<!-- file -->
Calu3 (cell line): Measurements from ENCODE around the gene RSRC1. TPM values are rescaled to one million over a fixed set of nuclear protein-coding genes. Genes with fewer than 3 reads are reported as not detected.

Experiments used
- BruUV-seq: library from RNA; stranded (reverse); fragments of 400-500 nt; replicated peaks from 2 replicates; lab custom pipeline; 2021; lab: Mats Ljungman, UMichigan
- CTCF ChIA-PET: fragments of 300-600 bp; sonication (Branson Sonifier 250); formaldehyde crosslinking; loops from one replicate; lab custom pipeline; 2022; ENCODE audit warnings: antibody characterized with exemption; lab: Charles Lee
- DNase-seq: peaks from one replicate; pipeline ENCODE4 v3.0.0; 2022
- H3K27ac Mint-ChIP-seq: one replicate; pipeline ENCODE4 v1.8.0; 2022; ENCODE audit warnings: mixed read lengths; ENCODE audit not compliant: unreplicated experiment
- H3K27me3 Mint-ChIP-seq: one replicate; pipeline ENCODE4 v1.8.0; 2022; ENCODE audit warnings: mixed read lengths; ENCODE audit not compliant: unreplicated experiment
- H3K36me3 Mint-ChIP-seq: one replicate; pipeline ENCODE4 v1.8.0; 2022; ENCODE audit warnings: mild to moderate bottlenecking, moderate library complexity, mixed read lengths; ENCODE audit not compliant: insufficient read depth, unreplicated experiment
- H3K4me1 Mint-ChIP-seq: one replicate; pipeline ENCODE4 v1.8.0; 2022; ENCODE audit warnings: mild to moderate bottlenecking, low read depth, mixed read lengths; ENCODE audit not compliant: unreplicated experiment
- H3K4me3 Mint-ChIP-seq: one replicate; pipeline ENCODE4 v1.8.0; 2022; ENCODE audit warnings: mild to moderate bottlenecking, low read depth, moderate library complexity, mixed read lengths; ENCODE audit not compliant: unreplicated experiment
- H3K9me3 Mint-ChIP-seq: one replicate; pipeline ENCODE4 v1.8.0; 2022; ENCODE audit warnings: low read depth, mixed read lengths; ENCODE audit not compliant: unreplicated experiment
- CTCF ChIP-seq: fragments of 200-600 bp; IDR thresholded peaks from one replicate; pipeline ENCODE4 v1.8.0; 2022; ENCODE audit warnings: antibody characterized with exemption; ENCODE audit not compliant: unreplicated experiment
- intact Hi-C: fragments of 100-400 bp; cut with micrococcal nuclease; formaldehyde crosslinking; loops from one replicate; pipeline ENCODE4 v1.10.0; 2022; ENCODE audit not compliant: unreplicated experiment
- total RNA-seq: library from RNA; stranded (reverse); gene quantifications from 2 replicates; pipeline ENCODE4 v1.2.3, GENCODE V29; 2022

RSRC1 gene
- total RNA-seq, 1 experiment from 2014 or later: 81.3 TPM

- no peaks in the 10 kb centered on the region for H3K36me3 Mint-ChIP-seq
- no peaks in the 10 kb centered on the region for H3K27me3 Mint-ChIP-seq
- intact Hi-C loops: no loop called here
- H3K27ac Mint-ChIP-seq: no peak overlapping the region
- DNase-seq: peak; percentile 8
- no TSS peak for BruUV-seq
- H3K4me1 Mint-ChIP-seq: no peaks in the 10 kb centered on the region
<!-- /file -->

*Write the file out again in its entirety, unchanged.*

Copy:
Calu3 (cell line): Measurements from ENCODE around the gene RSRC1. TPM values are rescaled to one million over a fixed set of nuclear protein-coding genes. Genes with fewer than 3 reads are reported as not detected.

Experiments used
- BruUV-seq: library from RNA; stranded (reverse); fragments of 400-500 nt; replicated peaks from 2 replicates; lab custom pipeline; 2021; lab: Mats Ljungman, UMichigan
- CTCF ChIA-PET: fragments of 300-600 bp; sonication (Branson Sonifier 250); formaldehyde crosslinking; loops from one replicate; lab custom pipeline; 2022; ENCODE audit warnings: antibody characterized with exemption; lab: Charles Lee
- DNase-seq: peaks from one replicate; pipeline ENCODE4 v3.0.0; 2022
- H3K27ac Mint-ChIP-seq: one replicate; pipeline ENCODE4 v1.8.0; 2022; ENCODE audit warnings: mixed read lengths; ENCODE audit not compliant: unreplicated experiment
- H3K27me3 Mint-ChIP-seq: one replicate; pipeline ENCODE4 v1.8.0; 2022; ENCODE audit warnings: mixed read lengths; ENCODE audit not compliant: unreplicated experiment
- H3K36me3 Mint-ChIP-seq: one replicate; pipeline ENCODE4 v1.8.0; 2022; ENCODE audit warnings: mild to moderate bottlenecking, moderate library complexity, mixed read lengths; ENCODE audit not compliant: insufficient read depth, unreplicated experiment
- H3K4me1 Mint-ChIP-seq: one replicate; pipeline ENCODE4 v1.8.0; 2022; ENCODE audit warnings: mild to moderate bottlenecking, low read depth, mixed read lengths; ENCODE audit not compliant: unreplicated experiment
- H3K4me3 Mint-ChIP-seq: one replicate; pipeline ENCODE4 v1.8.0; 2022; ENCODE audit warnings: mild to moderate bottlenecking, low read depth, moderate library complexity, mixed read lengths; ENCODE audit not compliant: unreplicated experiment
- H3K9me3 Mint-ChIP-seq: one replicate; pipeline ENCODE4 v1.8.0; 2022; ENCODE audit warnings: low read depth, mixed read lengths; ENCODE audit not compliant: unreplicated experiment
- CTCF ChIP-seq: fragments of 200-600 bp; IDR thresholded peaks from one replicate; pipeline ENCODE4 v1.8.0; 2022; ENCODE audit warnings: antibody characterized with exemption; ENCODE audit not compliant: unreplicated experiment
- intact Hi-C: fragments of 100-400 bp; cut with micrococcal nuclease; formaldehyde crosslinking; loops from one replicate; pipeline ENCODE4 v1.10.0; 2022; ENCODE audit not compliant: unreplicated experiment
- total RNA-seq: library from RNA; stranded (reverse); gene quantifications from 2 replicates; pipeline ENCODE4 v1.2.3, GENCODE V29; 2022

RSRC1 gene
- total RNA-seq, 1 experiment from 2014 or later: 81.3 TPM

- no peaks in the 10 kb centered on the region for H3K36me3 Mint-ChIP-seq
- no peaks in the 10 kb centered on the region for H3K27me3 Mint-ChIP-seq
- intact Hi-C loops: no loop called here
- H3K27ac Mint-ChIP-seq: no peak overlapping the region
- DNase-seq: peak; percentile 8
- no TSS peak for BruUV-seq
- H3K4me1 Mint-ChIP-seq: no peaks in the 10 kb centered on the region